The Moscow Conservatoire stalwart continued teaching from her home until her death

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Born in 1923, violinist Maya Glezarova became one of the primary flame carriers of the Russian school during the more than 20 years that she worked as one of Yuri Yankelevich’s main deputies at the Moscow Conservatoire. When he died in 1973 she took on her own class and eventually, in 1990 at the age of 63, she was named professor.

Some of Glezarova’s most accomplished pupils include Dmitry Sitkovetsky, Alexander Sitkovetsky, Tatiana Gridenko, Pavel Kogan, Mikhail Kopelman, Vladimir Landsman, Vladimir Spivakov, Liana Gourdjia and Karen Shahgaldyan.

Violinist Masha Lankovsky, editor of The Russian Violin School: The Legacy Of Yuri Yankelevich (OUP, 2016), which includes an essay by Glezarova, noted a ‘prodigious teaching career’ which ‘encapsulated the rich traditions of the Russian violin school in the Soviet years, including an incredibly detailed attention to tone quality and a very systematic approach to studying etudes and technique.

‘At the same time, she was completely unique in her unwavering exigency and uncompromising dedication to her work. She held herself and her students to an incredibly high standard, and it was this integrity to one’s art and capacity for serious humble work that she was able to transmit to the violinists of the next generation.’

Mikhail Kopelman, now professor of violin at the Eastman School of Music, studied with Glezarova for 13 years, starting as a 13-year-old:

‘She was extremely demanding, never forgiving any mistake and bringing every exercise to perfection,’ he told The Strad in December 2014 in an article celebrating her 90th birthday. ‘Some of the other violinists could not endure such stress and were inclined to leave, but those who passed through her training became true professionals. Maya Glezarova stands within the pantheon of the old great pedagogues who fully dedicated themselves to the upbringing of young musicians, often sacrificing parts of their lives as a result.’


With Yuri Yankelevich at the Moscow Conservatoire

Dmitry Sitkovetsky said: ‘It’s impossible to overestimate her influence on me not only in consummate professionalism and setting the highest standards – which is the only way I know now how to approach the world of music – but also in learning that possessing an ability or indeed a talent is only an invitation to work harder and deeper, and demand more and more of yourself, pushing the boundaries all the time. I would like to bow in great admiration and awe of a life of total dedication and singularity of purpose, and self-effacing service to our beloved music and violin, that Maya Samoylovna Glezarova carried and upheld for all these years.’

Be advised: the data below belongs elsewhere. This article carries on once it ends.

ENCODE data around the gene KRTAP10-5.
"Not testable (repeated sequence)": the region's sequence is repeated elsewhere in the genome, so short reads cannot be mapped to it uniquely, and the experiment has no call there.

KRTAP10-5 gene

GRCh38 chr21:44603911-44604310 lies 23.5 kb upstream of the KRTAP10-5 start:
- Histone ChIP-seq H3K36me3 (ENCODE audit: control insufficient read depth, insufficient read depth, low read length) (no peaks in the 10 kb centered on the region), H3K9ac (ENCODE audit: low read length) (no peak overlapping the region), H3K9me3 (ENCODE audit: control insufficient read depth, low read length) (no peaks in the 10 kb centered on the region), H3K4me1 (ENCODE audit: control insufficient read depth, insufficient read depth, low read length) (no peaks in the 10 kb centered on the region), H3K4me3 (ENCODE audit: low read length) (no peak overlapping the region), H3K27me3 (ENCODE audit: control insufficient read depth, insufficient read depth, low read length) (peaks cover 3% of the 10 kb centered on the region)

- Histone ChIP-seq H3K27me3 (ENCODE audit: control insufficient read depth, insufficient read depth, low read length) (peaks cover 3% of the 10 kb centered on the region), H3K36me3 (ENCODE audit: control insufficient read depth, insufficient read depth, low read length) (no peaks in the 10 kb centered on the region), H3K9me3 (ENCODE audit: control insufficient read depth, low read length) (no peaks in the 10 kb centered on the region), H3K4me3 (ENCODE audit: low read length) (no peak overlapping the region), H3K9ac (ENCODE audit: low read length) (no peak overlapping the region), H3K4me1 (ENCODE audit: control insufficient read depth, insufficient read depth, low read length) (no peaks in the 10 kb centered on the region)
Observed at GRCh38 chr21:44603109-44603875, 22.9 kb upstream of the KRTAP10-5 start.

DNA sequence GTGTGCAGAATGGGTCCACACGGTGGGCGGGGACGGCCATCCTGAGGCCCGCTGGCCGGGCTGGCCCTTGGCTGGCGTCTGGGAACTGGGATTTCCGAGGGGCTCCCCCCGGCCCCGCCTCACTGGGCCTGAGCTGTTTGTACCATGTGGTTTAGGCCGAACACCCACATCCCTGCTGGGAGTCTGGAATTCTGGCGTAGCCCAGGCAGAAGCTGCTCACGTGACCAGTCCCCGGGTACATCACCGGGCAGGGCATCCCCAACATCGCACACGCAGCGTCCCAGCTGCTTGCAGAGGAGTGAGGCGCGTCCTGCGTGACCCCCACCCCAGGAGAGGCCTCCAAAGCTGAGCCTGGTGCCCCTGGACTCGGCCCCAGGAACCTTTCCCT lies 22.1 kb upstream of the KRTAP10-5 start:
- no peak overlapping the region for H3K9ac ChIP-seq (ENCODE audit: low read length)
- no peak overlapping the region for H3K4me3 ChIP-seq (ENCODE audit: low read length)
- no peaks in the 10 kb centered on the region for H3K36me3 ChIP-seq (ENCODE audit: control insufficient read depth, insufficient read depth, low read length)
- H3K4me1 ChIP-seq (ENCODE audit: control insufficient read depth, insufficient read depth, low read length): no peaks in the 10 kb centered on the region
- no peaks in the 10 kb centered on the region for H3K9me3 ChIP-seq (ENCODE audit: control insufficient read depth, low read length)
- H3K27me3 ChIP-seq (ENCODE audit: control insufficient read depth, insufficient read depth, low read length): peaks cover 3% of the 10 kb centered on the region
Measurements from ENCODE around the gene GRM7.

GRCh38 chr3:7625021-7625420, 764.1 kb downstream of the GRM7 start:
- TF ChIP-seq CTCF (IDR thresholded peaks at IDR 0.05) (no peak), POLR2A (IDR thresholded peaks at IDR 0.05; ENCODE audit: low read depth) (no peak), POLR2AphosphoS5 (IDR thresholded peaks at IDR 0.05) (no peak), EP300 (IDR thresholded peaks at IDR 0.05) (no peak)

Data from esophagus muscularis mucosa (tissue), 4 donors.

Alexander Sitkovetsky, one of the younger generation of violinists to be touched by her teaching, told The Strad: ’Maya Glezarova changed my life, I can honestly say that. There have been countless violinists who have said those exact words.

’Maya Glezarova devoted her life to teaching. Beyond all of her expertise in the Russian School and her knowledge of musical form, The number 1 most important quality that she passed on to me was how to listen properly, and when I mean properly, I am talking about every single sound that came out of my violin. This was not easy and we had some lessons which were not fun but thanks to her, my whole outlook and what I demand of myself changed. Although the lessons were tough, Miss Glezarova was an extraordinarily kind and caring woman outside of the classroom. She was always interested about what was going on in my life outside of the violin and I felt it was very important to feel a warm connection even through the consistently demanding lessons. She leaves such an incredible legacy of literally dozens of violinists who all feel that she was one of the most important people in their lives. She truly touched us all by her dedication, determination and kindness. Thank You Maya Samoilovna for everything.’

Liana Gourdjia also emembered the devotion she inspired: ‘I always wanted to shine for her, in my intonation, my shifts, my sound, my phrasing, and in my whole being. During my time studying with her, Maya’s opinion superseded that of everyone else who mattered in my life. She counted the most. She knew how to make me feel at my most natural and at my strongest, physically and mentally, when I had to face the most difficult judge – myself.’

Karen Shahgaldyan, writing on Facebook, suggested that Glezarova’s fearsome reputation was well earned, but also that her severity was balanced by ‘great tenderness’.

‘I remember her sincere, warmth and joy for all our successes, both on the stage and in life.’ 

As Masha Lankosky told The Strad, ‘Behind the severe exterior lay not only a wry sense of humour but also a deep integrity, concern, and humility.’